Optimal Neoadjuvant Strategies for Locally Advanced Rectal Cancer by Risk Assessment and Tumor Location

Authors:
Anurag SarafHarvard Radiation Oncology Program,
Department of Radiation Oncology, and

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Hannah J. RobertsHarvard Radiation Oncology Program,
Department of Radiation Oncology, and

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Jennifer Y. WoDepartment of Radiation Oncology, and

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Aparna R. ParikhDepartment of Medical Oncology, Massachusetts General Hospital, Boston, Massachusetts.

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Neoadjuvant therapy is standard of care for locally advanced rectal cancer (LARC). Advancements in multimodality therapy options and sequencing of radiation therapy (RT), surgery, and chemotherapy make decision-making challenging. Traditional treatment of patients with LARC involves neoadjuvant chemoradiation followed by total mesorectal excision and consideration of adjuvant chemotherapy. Advancement in RT has led to trials offering both short-course and long-course RT with good long-term clinical outcomes. Intensification of therapy in high-risk patients has led to studies of total neoadjuvant therapy with chemotherapy and chemoradiation, now standard management for most LARC. De-escalation of therapy in patients with favorable prognosis has led to several considerations, including non–total mesorectal excision management or neoadjuvant chemotherapy only. Several considerations of patient and disease factors can help inform the optimal chemotherapy regimens in different sequencing of neoadjuvant strategies. Finally, novel biomarkers, such as microsatellite instability, has led to utilization of novel therapies, including neoadjuvant immunotherapy, with substantial response. This review attempts to frame the rapidly growing data in LARC in context of disease and patient risk factors, to inform optimal, personalized treatment of patients with LARC.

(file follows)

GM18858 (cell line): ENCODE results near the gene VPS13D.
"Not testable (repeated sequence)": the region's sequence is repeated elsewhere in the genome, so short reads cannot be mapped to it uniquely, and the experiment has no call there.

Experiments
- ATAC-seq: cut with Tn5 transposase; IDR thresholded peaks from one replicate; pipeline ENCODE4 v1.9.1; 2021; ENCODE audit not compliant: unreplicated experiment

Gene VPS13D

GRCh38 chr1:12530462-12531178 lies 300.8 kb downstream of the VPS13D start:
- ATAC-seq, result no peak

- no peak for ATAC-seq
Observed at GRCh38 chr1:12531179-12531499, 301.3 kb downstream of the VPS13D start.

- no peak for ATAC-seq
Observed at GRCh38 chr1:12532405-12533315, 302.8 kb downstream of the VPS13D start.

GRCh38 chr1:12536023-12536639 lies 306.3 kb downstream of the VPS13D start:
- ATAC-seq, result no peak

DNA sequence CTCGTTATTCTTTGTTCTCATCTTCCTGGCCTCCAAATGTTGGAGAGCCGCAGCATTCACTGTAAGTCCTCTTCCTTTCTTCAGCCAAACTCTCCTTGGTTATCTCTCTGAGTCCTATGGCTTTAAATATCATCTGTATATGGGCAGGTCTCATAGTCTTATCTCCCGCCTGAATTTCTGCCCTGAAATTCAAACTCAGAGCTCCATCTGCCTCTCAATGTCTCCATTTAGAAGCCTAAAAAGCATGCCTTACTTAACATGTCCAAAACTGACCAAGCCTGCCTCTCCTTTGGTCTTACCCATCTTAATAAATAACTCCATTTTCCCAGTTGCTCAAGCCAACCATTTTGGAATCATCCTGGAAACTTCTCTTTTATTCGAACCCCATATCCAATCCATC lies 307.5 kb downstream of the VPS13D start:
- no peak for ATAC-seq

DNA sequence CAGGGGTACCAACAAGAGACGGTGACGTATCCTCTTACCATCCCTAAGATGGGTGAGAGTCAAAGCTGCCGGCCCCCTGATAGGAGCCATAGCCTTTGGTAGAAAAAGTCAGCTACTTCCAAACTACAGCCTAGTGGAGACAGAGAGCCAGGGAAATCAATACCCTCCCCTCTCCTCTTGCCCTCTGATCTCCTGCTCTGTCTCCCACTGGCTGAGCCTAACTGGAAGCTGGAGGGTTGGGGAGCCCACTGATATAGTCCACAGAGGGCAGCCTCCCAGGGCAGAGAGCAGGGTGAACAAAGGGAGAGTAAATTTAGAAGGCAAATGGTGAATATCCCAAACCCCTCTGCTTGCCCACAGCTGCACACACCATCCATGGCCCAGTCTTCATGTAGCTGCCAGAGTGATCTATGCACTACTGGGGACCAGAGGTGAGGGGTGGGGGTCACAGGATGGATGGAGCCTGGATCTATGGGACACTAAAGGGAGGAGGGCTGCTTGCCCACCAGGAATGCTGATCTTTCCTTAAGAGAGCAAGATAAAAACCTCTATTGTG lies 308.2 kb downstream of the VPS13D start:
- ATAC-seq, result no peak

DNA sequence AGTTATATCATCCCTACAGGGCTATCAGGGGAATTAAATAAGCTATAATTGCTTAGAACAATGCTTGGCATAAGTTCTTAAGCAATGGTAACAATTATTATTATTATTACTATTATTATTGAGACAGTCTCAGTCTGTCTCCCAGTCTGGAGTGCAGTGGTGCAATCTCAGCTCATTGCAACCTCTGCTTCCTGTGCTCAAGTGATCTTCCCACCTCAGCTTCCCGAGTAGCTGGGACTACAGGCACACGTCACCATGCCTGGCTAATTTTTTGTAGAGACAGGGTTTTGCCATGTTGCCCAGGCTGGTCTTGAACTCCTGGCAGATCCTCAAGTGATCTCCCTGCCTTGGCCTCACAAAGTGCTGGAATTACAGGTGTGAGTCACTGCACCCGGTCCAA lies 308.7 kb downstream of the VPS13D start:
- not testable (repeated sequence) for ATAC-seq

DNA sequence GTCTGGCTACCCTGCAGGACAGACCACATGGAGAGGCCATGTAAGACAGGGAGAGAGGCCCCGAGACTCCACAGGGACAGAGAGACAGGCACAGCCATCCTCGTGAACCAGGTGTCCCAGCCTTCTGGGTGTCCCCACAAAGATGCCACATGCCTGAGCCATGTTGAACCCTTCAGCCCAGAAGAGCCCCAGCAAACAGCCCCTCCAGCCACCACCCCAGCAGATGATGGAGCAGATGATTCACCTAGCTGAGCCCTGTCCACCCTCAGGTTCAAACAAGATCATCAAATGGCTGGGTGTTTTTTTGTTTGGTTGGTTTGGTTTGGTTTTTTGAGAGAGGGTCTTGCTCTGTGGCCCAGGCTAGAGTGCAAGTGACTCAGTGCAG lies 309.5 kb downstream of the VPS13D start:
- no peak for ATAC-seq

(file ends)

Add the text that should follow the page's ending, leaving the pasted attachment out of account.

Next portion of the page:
Submitted April 24, 2022; final revision received July 4, 2022; accepted for publication August 8, 2022.

Disclosures: Dr. Roberts has disclosed having a spouse whose company owns stock in Oxford Biomedica. Dr. Wo has disclosed receiving grant/research support from Genentech. Dr. Parikh has disclosed having equity in C2i genomics and Parithera; having served as an advisor/consultant for Eli Lilly, Pfizer, Inivata, Biofidelity, Natera, Checkmate Pharmaceuticals, FMI, Guardant, AbbVie, Bayer, Delcath, Taiho, CVS, Value Analytics Lab, and Seagen; served as a scientific advisor for; and has received institutional research funding from PureTech, PMV Pharmaceuticals, Plexxicon, Takeda, Bristol-Myers Squibb, Mirati, Novartis, Genentech, Natera, and Daiichi Sankyo. Dr. Saraf has disclosed not having any financial interests, arrangements, affiliations, or commercial interests with the manufacturers of any products discussed in this article or their competitors.

Correspondence: Aparna R. Parikh, MD, MS, Department of Medical Oncology, Massachusetts General Hospital, 55 Fruit Street, Yawkey Center, Suite 7E, Boston, Massachusetts 02114. Email: Aparna.Parikh@mgh.harvard.edu
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